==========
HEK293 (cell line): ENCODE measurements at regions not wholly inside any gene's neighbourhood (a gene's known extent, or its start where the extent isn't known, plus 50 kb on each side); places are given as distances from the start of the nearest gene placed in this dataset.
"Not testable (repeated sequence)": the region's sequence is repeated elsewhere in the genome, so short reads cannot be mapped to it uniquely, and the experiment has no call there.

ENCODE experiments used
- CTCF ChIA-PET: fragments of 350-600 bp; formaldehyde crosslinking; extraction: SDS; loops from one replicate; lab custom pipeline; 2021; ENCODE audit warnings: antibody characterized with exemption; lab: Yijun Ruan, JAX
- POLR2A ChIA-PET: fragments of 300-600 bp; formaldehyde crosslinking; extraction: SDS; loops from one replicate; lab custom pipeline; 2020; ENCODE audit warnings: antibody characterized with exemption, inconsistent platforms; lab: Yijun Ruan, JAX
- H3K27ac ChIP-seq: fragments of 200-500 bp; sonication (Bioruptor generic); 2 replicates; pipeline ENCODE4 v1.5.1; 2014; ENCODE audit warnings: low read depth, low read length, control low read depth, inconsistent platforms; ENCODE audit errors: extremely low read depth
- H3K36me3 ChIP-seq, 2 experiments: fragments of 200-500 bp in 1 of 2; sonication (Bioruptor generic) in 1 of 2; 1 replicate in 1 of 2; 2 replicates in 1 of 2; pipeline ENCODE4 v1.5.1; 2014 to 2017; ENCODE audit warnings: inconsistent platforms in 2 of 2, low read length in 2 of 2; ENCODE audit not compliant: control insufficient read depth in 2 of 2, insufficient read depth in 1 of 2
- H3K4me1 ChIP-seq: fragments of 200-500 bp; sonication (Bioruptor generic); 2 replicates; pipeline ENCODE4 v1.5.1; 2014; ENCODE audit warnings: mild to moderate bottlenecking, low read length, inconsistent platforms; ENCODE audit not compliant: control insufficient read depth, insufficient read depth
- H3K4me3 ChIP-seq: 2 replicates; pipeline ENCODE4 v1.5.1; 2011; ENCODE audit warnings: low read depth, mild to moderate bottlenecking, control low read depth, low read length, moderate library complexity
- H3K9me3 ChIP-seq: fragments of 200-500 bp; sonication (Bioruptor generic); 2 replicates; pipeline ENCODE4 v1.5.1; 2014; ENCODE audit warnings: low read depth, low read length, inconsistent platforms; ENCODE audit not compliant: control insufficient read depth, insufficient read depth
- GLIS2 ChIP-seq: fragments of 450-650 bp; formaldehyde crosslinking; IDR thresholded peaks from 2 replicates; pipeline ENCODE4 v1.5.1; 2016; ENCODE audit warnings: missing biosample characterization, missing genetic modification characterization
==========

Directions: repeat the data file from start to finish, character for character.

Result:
HEK293 (cell line): ENCODE measurements at regions not wholly inside any gene's neighbourhood (a gene's known extent, or its start where the extent isn't known, plus 50 kb on each side); places are given as distances from the start of the nearest gene placed in this dataset.
"Not testable (repeated sequence)": the region's sequence is repeated elsewhere in the genome, so short reads cannot be mapped to it uniquely, and the experiment has no call there.

ENCODE experiments used
- CTCF ChIA-PET: fragments of 350-600 bp; formaldehyde crosslinking; extraction: SDS; loops from one replicate; lab custom pipeline; 2021; ENCODE audit warnings: antibody characterized with exemption; lab: Yijun Ruan, JAX
- POLR2A ChIA-PET: fragments of 300-600 bp; formaldehyde crosslinking; extraction: SDS; loops from one replicate; lab custom pipeline; 2020; ENCODE audit warnings: antibody characterized with exemption, inconsistent platforms; lab: Yijun Ruan, JAX
- H3K27ac ChIP-seq: fragments of 200-500 bp; sonication (Bioruptor generic); 2 replicates; pipeline ENCODE4 v1.5.1; 2014; ENCODE audit warnings: low read depth, low read length, control low read depth, inconsistent platforms; ENCODE audit errors: extremely low read depth
- H3K36me3 ChIP-seq, 2 experiments: fragments of 200-500 bp in 1 of 2; sonication (Bioruptor generic) in 1 of 2; 1 replicate in 1 of 2; 2 replicates in 1 of 2; pipeline ENCODE4 v1.5.1; 2014 to 2017; ENCODE audit warnings: inconsistent platforms in 2 of 2, low read length in 2 of 2; ENCODE audit not compliant: control insufficient read depth in 2 of 2, insufficient read depth in 1 of 2
- H3K4me1 ChIP-seq: fragments of 200-500 bp; sonication (Bioruptor generic); 2 replicates; pipeline ENCODE4 v1.5.1; 2014; ENCODE audit warnings: mild to moderate bottlenecking, low read length, inconsistent platforms; ENCODE audit not compliant: control insufficient read depth, insufficient read depth
- H3K4me3 ChIP-seq: 2 replicates; pipeline ENCODE4 v1.5.1; 2011; ENCODE audit warnings: low read depth, mild to moderate bottlenecking, control low read depth, low read length, moderate library complexity
- H3K9me3 ChIP-seq: fragments of 200-500 bp; sonication (Bioruptor generic); 2 replicates; pipeline ENCODE4 v1.5.1; 2014; ENCODE audit warnings: low read depth, low read length, inconsistent platforms; ENCODE audit not compliant: control insufficient read depth, insufficient read depth
- GLIS2 ChIP-seq: fragments of 450-650 bp; formaldehyde crosslinking; IDR thresholded peaks from 2 replicates; pipeline ENCODE4 v1.5.1; 2016; ENCODE audit warnings: missing biosample characterization, missing genetic modification characterization